With the weekend upon us, good news comes from the states, where the Michigan RPS is on track to meet its 2015 goal, Suzlon highlights its turbines’ performance during the polar vortex, and a Kansas roundtable shows just how much the Sunflower State loves wind power.
Michigan is set to achieve the goals set out in its Renewable Portfolio Standards by 2015, with wind power driving the charge:
- Thanks to a surge in wind power development, Michigan's utilities are on track to meeting the state's 10% by 2015 renewable portfolio standard (RPS), finds a new report issued by the Michigan Public Service Commission (MPSC). For 2012, the estimated renewable energy percentage reached 5.4%, up from 4.4% the previous year. For 2013, renewables are expected to have reached 6.9%.
- "The year 2012 marked the first time that Michigan utilities were mandated to meet an interim compliance requirement, and all of them succeeded," notes MPSC Chairman John D. Quackenbush. "Progress toward Michigan's 10-percent-by-2015 renewable energy standard is going smoothly, and since the standard has been in effect, over 1,100 MW of new renewable energy projects have become commercially operational."
Suzlon congratulated its team for helping maintain its turbines through the extreme cold of the polar vortex, when wind power stepped in to provide critical electricity to Americans:
- Turbine company Suzlon notes that during the polar vortex that hit northern U.S. states last month, 71 of the company's machines situated in the region each produced a record 1 million kWh.
- "I am proud of Suzlon turbines and my team of technicians and achieving an extremely high volume of kWhs for our customers in the middle of this harsh winter," says Duncan Koerbel, Suzlon Wind Energy Corp.'s CEO, Suzlon Energy Ltd.'s chief technology officer and head of global operations.
- Wind power proved a helpful resource across the country during the polar vortex. Utilities, such as the Nebraska Public Power District, and grid operators, such as the New York Independent System Operator, relied on wind power to help meet boosts in energy demand.
In Kansas, a renewable energy roundtable confirmed Kansans’ love for wind power and its economic benefits for the state:
- Renewable energy fans who filled the room were urged to keep singing praises for wind and solar and to lobby their elected leaders to maintain and grow the footprint in Kansas. The third of five Renewable Energy Roundtable gatherings conducted across the state brought more than 65 folks to Kansas Wesleyan University on Wednesday night. It was the best-attended roundtable yet, said Dorothy Barnett, executive director of the nonprofit Climate & Energy Project, with headquarters in Hutchinson.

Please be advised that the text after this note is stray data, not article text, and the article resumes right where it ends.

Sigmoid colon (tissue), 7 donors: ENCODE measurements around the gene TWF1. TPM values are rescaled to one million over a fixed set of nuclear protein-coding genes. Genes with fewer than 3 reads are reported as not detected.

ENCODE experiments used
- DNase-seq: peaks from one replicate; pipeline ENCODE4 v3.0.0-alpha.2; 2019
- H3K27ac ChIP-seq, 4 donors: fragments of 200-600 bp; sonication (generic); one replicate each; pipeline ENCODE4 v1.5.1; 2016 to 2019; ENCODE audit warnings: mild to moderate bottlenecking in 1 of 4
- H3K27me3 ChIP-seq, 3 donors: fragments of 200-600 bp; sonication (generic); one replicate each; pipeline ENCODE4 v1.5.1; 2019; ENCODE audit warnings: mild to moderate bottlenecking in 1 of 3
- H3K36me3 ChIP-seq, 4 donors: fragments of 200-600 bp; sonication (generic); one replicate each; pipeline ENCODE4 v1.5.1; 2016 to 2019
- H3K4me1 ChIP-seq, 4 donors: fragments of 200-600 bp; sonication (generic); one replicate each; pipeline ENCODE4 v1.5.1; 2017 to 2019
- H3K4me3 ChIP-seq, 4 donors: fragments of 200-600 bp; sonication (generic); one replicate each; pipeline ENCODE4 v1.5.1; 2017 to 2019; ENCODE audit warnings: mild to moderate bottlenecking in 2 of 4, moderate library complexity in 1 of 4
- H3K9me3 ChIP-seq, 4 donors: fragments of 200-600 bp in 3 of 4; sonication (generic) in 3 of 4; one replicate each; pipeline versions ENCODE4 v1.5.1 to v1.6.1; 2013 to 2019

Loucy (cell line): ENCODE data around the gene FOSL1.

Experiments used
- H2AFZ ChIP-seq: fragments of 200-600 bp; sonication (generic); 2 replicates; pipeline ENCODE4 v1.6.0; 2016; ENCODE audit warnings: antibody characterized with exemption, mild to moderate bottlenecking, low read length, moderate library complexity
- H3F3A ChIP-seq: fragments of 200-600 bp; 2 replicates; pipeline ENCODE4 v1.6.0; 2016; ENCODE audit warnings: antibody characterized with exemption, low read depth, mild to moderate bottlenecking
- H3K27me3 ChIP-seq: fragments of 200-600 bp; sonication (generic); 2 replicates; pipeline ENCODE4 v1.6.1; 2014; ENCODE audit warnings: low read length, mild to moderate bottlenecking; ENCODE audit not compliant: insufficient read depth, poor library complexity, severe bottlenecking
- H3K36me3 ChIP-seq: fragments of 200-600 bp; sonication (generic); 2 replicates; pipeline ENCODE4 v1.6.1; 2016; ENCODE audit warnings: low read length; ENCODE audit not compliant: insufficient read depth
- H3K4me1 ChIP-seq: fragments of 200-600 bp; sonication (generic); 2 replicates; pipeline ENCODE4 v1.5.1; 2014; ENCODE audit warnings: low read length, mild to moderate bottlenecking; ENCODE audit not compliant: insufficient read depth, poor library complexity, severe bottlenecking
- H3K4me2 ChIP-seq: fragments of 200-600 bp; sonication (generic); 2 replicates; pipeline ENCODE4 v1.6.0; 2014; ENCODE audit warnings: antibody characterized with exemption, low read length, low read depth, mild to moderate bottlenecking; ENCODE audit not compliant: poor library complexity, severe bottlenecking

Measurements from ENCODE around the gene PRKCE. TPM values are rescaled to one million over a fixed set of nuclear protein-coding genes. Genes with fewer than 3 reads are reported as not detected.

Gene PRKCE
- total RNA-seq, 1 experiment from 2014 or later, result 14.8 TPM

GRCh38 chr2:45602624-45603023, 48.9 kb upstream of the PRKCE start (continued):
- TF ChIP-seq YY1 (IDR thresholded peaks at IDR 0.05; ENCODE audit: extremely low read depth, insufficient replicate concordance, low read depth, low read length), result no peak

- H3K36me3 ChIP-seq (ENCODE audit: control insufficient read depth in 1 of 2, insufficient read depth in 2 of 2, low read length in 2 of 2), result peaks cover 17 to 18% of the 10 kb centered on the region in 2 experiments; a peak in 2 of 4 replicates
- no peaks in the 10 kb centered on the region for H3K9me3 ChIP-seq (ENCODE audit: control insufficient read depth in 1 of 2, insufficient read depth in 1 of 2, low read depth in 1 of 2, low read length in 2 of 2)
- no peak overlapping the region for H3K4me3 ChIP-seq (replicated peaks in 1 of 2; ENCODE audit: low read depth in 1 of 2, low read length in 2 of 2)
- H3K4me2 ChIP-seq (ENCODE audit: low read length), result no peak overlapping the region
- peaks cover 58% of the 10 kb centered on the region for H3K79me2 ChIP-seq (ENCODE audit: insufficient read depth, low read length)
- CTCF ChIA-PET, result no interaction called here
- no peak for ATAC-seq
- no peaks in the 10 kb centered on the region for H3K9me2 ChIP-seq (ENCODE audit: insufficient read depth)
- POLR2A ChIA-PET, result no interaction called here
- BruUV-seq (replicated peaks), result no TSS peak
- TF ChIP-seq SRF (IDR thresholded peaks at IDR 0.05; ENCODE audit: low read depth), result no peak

- Speakers told of the benefits to Kansas, communities and owners of land where the tall wind turbines are located. "This was a fantastic opportunity," said Richard Plinsky, a Lincoln County farmer and rancher who leases land to the Smoky Hill Wind Farm project. "As a landowner, I have no regrets. The most profitable land I own is underneath those turbines," he said.
- By the end of 2012, Kansas had already seen $6 billion invested in wind and manufacturing projects. Added to that figure is $321 million in landowner payments, $208 million in donation agreements to communities – over the 20-year life of the projects – and 13,484 jobs. There are currently 20 projects up and running in the state. "Kansas wind is very cost effective," [energy consultant Scott] White said. "It’s cheaper to generate power from wind here than anywhere else in the U.S."
Be sure to check out this week’s other roundups:
- Thursday: Veterans for clean tech, gains in American offshore, and investing in turbines
- Wednesday: Steyer on climate change, Michigan's RPS a winner, and transmission for 1 million homes
- Tuesday: 100 percent renewables for U.S., Google invests in clean energy, support for action on climate
Staff, “Wind Power Keeps Michigan Utilities On Track To Meet RPS Goal.” North American Windpower. 20 February 2014.
Staff, “Suzlon's Turbines Achieve Record Production During Polar Vortex.” North American Windpower. 20 February 2014.
Tim Unruh, “Wind, solar power touted.” Salina Journal. 20 February 2014.